News and views from the award-winning author of the Class H Trilogy: AMERICA LIBRE, HOUSE DIVIDED and PANCHO LAND

Monday, June 4, 2007

“We get to decide who comes into our home.”

These words by soon-to-be Republican presidential candidate Fred Thompson brought the crowd to its feet at a fund-raising dinner for the Virginia Republican Party on June 2nd. But there’s a big question behind Thompson's statement: Who really decided that an estimated 12 million undocumented workers could come here to begin with?

Before you conclude it was solely the decision of a horde of brazen foreigners, consider this: Who has been hiring these people? Fact is, the illegal workers are here because most Americans, and yes, even Republicans who stand up and cheer for jingoistic slogans, wanted them here. So, ironically, Thompson is right. We do get to decide who comes into our home. It's just that we're now regretting our decision.

At first, we welcomed cheaper labor for our farms, fast food joints, construction sites and canning plants. Remember when "help wanted" signs were as common as meal deal posters at burger palaces? As long as prices remained low for the things we wanted to buy, we were willing to look the other way.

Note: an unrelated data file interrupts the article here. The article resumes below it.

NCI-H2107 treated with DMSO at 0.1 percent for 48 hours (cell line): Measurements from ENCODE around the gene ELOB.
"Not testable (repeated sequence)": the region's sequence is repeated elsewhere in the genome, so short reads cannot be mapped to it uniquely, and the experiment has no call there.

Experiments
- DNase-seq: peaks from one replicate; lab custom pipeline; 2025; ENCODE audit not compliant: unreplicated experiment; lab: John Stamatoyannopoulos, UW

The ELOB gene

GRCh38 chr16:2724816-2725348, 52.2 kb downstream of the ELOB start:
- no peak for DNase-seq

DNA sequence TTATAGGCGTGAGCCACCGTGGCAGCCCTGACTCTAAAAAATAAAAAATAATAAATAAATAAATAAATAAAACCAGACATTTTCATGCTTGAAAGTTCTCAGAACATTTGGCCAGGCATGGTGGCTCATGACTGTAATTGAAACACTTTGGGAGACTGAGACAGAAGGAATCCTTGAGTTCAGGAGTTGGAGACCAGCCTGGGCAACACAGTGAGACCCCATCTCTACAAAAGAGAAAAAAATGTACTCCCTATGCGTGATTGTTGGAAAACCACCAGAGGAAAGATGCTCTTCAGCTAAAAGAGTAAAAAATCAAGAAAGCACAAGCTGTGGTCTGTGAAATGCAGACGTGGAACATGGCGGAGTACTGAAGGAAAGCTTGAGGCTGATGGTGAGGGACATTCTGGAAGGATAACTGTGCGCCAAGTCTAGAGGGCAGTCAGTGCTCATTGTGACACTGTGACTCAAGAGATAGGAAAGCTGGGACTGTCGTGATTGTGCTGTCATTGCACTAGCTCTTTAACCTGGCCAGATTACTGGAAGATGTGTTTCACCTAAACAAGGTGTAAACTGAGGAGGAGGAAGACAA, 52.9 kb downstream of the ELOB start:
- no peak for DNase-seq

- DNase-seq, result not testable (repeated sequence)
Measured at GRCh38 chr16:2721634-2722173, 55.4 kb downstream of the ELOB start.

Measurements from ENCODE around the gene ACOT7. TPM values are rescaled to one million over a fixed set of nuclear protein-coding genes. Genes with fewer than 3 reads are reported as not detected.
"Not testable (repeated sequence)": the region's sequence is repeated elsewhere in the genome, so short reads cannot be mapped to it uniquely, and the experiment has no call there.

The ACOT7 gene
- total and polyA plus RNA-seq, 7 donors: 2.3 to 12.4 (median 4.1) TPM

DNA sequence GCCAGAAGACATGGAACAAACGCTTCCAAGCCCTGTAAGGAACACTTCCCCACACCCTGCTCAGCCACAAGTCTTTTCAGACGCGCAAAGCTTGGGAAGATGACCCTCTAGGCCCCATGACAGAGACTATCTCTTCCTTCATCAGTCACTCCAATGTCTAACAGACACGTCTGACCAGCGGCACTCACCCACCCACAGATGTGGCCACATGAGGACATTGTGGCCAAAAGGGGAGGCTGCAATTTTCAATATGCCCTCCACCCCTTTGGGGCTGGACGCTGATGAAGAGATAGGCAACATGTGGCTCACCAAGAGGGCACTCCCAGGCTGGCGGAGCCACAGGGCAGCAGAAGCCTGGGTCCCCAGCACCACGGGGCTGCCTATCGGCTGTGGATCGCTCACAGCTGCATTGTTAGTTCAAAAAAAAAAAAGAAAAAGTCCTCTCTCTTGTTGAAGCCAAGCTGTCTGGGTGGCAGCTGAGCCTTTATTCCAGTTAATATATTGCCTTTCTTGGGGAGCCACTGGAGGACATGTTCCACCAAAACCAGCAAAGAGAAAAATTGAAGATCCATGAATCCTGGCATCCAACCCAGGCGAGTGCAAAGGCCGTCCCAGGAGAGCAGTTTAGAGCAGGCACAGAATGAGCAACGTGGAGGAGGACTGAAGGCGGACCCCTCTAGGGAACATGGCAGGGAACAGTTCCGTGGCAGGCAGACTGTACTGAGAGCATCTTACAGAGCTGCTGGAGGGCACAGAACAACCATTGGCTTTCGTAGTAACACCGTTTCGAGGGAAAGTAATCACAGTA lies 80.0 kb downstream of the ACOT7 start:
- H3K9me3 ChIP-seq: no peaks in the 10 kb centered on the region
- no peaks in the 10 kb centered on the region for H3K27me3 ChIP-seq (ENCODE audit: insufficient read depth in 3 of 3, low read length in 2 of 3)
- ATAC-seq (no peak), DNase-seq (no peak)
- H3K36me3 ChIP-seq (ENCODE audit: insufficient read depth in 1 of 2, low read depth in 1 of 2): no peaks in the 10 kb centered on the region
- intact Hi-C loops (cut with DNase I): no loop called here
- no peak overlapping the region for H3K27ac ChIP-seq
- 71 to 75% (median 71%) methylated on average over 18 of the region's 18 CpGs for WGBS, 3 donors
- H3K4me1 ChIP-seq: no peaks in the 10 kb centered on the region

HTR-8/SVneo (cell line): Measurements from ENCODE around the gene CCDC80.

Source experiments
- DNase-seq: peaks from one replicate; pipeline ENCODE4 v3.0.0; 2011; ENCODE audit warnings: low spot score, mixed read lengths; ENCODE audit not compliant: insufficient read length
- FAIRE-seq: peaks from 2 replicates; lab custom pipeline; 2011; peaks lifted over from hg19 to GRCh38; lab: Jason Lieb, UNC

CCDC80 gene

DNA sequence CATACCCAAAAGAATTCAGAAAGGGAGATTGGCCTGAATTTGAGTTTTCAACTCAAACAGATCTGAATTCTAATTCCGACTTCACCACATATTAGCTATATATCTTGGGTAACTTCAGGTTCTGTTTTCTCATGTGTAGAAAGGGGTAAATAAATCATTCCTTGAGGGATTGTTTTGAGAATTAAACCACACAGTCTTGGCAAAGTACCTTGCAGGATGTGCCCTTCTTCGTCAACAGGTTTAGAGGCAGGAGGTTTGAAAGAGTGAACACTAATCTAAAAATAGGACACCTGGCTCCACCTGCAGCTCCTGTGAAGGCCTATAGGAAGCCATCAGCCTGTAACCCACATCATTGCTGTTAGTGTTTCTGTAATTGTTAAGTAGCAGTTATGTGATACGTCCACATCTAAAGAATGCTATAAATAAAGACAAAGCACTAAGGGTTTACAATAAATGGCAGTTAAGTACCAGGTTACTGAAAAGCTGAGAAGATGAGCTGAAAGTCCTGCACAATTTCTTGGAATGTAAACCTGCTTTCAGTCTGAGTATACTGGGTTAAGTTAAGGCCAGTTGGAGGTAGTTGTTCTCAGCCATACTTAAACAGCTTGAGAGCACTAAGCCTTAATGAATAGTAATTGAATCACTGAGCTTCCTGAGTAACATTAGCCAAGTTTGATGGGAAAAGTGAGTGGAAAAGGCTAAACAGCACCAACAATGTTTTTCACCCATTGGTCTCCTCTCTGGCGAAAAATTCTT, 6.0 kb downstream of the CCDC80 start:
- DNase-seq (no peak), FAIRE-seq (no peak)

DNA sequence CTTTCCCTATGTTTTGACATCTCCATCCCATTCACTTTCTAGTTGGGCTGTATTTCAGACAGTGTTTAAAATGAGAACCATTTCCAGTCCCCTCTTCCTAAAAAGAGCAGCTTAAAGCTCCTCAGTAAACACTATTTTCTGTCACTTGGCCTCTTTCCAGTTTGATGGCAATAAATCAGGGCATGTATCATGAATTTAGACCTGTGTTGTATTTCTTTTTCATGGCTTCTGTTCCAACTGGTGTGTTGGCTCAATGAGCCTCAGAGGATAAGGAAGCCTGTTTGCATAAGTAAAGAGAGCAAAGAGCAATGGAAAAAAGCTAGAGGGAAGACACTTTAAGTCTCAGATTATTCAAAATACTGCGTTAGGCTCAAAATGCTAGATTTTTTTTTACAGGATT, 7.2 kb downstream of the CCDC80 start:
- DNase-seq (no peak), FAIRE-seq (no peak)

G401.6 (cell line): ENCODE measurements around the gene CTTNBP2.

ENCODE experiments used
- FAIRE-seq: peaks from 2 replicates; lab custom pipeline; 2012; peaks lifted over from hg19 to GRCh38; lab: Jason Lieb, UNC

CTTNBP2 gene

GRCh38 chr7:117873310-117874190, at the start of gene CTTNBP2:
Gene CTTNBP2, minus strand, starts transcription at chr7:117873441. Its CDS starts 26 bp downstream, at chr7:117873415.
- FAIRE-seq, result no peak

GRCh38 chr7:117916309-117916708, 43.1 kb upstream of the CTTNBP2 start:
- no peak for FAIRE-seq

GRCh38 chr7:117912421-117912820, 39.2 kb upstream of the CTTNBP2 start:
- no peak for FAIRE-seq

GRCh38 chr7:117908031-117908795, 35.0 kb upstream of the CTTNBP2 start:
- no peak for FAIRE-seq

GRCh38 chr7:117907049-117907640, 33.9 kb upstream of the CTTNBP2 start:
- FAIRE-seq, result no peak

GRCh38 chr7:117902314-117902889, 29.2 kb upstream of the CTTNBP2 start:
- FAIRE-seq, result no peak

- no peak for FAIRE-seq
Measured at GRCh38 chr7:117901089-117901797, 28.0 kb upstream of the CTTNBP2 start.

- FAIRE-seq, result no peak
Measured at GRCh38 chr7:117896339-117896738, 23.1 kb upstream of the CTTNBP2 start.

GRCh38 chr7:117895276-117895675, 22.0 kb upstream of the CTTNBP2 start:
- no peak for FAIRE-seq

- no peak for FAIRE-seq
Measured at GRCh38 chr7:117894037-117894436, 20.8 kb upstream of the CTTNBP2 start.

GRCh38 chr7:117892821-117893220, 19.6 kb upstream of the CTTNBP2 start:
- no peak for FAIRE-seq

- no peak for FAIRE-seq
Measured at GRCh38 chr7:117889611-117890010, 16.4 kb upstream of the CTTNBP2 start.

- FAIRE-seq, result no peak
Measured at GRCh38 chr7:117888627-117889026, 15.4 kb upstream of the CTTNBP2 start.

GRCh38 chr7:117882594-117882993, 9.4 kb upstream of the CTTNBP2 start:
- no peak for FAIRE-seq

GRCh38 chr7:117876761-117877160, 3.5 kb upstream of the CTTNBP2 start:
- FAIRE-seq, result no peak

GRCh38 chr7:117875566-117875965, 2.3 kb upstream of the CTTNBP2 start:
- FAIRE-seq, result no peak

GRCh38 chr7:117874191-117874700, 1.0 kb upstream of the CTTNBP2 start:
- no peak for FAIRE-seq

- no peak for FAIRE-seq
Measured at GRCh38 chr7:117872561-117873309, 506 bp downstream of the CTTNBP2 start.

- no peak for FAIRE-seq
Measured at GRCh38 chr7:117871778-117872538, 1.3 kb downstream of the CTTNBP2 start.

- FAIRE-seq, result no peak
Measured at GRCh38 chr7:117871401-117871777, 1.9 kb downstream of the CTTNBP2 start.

Then many of these people started bringing family members across the border and having children here who became entitled to full citizenship. As their numbers grew and their presence was no longer invisible, they suddenly became a blight on our society. We've conviniently forgotten that we tolerated their presence for a very long time. Today, the illegals are being excoriated for doing what almost any of us would do if the roles were reversed, try and provide for our families in the best way we can.

How many of the affluent Republicans that rose to their feet cheering for Mr. Thompson are worried about losing their jobs to an illegal worker? What these well-heeled Republicans really fear is not the economic impact of illegal immigration. It is the political power the illegals will wield should they ever become citizens.

Have no doubt about Mr. Thompson’s intent. He wants the Republican base to know he’s a hardliner. He's convinced it's a smart move. He's playing to the loudest voices, the ones who rail against anything short of mass deportations as “amnesty,” the voices of those who believe the United States is being "invaded" by a foreign army. Yet, a recent Washington Post-ABC News poll shows most Americans are beginning to understand the problem of illegal immigration will not be solved by bumper sticker logic. By a margin of 52% to 44%, respondents supported the rights of undocumented workers to live here legally provided they pay a fine and meet other requirements.

Comparing Thompson’s speech to the opinion of the silent majority, it seems the public is out ahead of at least one politician on this issue.

Raul Ramos y Sanchez